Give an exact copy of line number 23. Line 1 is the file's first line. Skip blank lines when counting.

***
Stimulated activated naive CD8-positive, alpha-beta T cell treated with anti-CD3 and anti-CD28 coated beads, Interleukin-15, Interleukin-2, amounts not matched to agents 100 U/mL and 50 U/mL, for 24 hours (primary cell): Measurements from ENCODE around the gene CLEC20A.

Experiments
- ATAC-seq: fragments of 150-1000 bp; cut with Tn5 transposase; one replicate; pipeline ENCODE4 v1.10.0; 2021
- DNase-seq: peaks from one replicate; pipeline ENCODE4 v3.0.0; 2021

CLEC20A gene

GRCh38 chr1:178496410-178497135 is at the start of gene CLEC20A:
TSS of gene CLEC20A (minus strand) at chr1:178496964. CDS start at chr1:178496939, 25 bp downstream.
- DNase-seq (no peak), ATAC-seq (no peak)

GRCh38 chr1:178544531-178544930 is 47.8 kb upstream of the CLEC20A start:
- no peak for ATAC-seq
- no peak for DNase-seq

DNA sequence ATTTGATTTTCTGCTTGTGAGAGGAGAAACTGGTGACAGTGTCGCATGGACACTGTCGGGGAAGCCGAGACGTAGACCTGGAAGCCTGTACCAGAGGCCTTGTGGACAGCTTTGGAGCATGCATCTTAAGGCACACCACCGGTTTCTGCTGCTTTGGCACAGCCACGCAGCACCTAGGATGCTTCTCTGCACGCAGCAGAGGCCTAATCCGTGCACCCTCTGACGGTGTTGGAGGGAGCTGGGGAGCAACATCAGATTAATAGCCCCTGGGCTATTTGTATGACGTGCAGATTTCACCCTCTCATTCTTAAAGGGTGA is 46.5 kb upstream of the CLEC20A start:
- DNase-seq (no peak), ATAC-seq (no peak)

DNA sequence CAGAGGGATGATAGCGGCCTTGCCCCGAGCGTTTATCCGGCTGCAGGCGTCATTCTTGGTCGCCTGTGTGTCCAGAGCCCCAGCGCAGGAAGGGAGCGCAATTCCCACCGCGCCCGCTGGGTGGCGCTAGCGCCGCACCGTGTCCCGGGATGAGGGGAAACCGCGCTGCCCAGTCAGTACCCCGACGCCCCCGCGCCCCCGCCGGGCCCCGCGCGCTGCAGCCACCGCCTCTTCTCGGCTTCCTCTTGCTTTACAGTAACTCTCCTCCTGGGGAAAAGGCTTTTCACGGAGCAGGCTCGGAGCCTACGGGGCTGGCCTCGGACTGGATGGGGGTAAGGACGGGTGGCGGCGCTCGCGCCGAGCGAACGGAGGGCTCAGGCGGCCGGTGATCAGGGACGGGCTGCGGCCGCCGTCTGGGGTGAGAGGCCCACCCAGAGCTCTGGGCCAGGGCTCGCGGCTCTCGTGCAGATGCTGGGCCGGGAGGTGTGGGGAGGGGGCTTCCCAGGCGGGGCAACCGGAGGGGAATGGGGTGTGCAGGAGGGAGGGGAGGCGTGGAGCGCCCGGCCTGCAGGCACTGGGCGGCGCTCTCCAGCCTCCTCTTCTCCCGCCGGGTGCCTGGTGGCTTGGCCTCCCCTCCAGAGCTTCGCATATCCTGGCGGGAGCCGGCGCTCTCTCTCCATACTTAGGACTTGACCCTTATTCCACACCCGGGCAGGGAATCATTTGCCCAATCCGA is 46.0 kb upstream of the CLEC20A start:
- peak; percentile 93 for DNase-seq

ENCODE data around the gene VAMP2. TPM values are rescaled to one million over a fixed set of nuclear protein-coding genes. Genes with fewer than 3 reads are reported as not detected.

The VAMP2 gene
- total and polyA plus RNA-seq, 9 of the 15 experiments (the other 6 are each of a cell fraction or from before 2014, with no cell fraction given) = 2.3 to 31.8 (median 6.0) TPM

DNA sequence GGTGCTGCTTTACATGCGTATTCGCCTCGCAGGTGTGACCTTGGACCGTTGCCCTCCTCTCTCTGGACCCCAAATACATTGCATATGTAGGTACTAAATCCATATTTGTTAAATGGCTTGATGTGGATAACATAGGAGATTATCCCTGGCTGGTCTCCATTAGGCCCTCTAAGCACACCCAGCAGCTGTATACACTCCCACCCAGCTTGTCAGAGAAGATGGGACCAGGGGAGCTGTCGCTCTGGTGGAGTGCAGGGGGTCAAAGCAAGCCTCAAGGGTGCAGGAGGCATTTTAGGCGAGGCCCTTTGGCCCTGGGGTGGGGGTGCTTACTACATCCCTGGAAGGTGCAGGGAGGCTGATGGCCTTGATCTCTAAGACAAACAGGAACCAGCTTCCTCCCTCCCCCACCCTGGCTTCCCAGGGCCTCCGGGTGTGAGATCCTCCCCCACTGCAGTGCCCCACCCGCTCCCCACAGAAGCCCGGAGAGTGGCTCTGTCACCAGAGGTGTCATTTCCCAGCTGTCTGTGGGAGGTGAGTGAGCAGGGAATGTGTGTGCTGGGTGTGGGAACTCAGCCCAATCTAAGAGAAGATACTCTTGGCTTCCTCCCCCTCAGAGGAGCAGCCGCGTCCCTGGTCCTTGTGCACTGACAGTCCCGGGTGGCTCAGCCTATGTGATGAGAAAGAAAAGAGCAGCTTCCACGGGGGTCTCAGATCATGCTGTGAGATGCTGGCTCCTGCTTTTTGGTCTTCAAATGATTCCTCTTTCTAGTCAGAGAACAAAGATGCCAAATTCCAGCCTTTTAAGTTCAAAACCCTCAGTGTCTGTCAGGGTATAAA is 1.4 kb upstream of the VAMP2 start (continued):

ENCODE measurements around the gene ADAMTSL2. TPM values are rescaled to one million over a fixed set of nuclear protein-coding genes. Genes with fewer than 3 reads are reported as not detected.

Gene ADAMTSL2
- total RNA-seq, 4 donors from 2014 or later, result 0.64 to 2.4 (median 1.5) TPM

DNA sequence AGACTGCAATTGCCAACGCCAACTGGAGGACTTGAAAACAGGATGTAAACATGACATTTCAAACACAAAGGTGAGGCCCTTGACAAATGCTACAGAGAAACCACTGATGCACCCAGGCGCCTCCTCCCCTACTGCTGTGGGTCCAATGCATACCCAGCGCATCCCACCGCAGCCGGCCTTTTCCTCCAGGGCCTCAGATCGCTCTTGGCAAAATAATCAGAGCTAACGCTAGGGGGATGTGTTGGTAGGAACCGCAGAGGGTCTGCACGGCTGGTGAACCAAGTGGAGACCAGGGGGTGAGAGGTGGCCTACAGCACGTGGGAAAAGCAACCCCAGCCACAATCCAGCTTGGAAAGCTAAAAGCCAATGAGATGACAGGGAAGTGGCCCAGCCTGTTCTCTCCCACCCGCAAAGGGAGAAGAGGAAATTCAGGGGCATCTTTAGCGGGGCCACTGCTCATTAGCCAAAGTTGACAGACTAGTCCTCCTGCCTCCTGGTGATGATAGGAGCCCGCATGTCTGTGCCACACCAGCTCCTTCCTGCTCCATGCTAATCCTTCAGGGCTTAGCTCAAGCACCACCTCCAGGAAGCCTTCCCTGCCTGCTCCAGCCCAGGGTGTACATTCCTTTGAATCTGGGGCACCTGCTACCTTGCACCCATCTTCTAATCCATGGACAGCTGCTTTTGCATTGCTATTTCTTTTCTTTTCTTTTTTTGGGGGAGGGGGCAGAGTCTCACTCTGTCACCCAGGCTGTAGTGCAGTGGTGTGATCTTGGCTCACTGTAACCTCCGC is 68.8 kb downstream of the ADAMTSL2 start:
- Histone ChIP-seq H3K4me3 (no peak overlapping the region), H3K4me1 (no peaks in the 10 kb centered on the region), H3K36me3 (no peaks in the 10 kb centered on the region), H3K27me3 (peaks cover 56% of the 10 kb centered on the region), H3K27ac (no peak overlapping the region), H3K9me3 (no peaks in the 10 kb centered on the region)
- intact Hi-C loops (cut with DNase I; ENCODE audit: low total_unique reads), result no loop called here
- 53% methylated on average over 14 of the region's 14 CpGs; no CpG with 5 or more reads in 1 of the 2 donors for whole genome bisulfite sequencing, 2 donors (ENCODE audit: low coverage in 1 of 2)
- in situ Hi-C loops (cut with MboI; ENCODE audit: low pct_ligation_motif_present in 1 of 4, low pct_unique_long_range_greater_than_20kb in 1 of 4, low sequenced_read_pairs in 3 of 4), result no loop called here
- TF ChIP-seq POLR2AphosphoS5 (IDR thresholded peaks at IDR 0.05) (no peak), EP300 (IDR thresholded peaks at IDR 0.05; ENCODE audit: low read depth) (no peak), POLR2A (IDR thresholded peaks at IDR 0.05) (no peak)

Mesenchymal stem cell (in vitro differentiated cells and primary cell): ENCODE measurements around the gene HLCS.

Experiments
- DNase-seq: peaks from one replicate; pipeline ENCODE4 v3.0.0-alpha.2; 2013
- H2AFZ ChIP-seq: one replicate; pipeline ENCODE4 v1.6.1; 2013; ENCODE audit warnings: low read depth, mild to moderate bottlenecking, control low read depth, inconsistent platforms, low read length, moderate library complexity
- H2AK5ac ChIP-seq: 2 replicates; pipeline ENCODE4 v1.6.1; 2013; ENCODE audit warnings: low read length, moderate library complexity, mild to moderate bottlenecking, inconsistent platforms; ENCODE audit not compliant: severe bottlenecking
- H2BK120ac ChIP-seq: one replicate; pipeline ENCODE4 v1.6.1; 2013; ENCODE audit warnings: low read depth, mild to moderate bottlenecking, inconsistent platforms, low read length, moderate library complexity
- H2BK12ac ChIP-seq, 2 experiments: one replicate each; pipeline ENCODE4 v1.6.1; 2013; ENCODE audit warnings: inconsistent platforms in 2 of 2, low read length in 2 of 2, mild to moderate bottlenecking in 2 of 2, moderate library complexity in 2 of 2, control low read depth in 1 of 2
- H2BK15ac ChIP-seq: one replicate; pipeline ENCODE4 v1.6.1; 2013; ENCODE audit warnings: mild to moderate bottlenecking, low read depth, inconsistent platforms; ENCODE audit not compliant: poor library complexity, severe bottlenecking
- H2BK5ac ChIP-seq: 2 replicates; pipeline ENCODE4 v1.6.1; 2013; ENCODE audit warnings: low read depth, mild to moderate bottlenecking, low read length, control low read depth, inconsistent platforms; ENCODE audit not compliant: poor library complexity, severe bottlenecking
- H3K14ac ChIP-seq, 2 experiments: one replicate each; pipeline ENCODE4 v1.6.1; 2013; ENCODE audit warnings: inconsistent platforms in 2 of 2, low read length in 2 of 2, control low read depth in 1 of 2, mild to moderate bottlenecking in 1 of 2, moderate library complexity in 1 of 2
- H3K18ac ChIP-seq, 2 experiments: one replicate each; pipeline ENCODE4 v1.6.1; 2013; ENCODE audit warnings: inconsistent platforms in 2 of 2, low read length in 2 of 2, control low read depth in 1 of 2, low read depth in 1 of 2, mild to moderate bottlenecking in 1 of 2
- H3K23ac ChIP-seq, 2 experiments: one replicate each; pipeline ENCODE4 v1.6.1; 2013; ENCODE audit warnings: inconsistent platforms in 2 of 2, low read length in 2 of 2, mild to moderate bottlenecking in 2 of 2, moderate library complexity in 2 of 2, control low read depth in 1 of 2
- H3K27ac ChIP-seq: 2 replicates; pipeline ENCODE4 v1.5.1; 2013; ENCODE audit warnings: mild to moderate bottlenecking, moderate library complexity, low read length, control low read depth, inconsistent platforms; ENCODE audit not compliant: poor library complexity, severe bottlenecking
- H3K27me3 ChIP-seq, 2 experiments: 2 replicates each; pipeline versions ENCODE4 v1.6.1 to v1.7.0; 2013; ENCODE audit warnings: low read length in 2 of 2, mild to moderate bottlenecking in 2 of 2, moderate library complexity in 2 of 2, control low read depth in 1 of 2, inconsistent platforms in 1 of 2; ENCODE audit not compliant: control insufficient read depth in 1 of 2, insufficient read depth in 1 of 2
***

DNA sequence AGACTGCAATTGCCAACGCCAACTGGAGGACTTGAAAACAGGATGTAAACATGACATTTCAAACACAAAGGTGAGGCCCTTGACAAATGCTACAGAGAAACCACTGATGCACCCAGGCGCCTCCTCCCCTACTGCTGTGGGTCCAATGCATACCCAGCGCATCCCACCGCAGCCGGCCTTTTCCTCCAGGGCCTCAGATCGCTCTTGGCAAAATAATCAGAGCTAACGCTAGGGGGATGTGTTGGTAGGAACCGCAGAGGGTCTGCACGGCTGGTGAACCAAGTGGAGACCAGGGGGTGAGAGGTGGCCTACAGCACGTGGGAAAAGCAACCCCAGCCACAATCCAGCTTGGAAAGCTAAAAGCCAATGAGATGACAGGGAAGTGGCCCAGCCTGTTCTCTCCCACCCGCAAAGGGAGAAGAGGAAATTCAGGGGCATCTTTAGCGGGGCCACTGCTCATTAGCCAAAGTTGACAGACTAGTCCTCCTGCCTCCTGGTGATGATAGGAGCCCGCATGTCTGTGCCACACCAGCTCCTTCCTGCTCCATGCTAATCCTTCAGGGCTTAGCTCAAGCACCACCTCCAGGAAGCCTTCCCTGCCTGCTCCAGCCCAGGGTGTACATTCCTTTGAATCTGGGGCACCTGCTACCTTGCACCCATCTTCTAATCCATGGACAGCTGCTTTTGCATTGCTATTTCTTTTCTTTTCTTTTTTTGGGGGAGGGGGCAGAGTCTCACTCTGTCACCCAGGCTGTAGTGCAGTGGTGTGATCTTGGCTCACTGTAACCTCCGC is 68.8 kb downstream of the ADAMTSL2 start: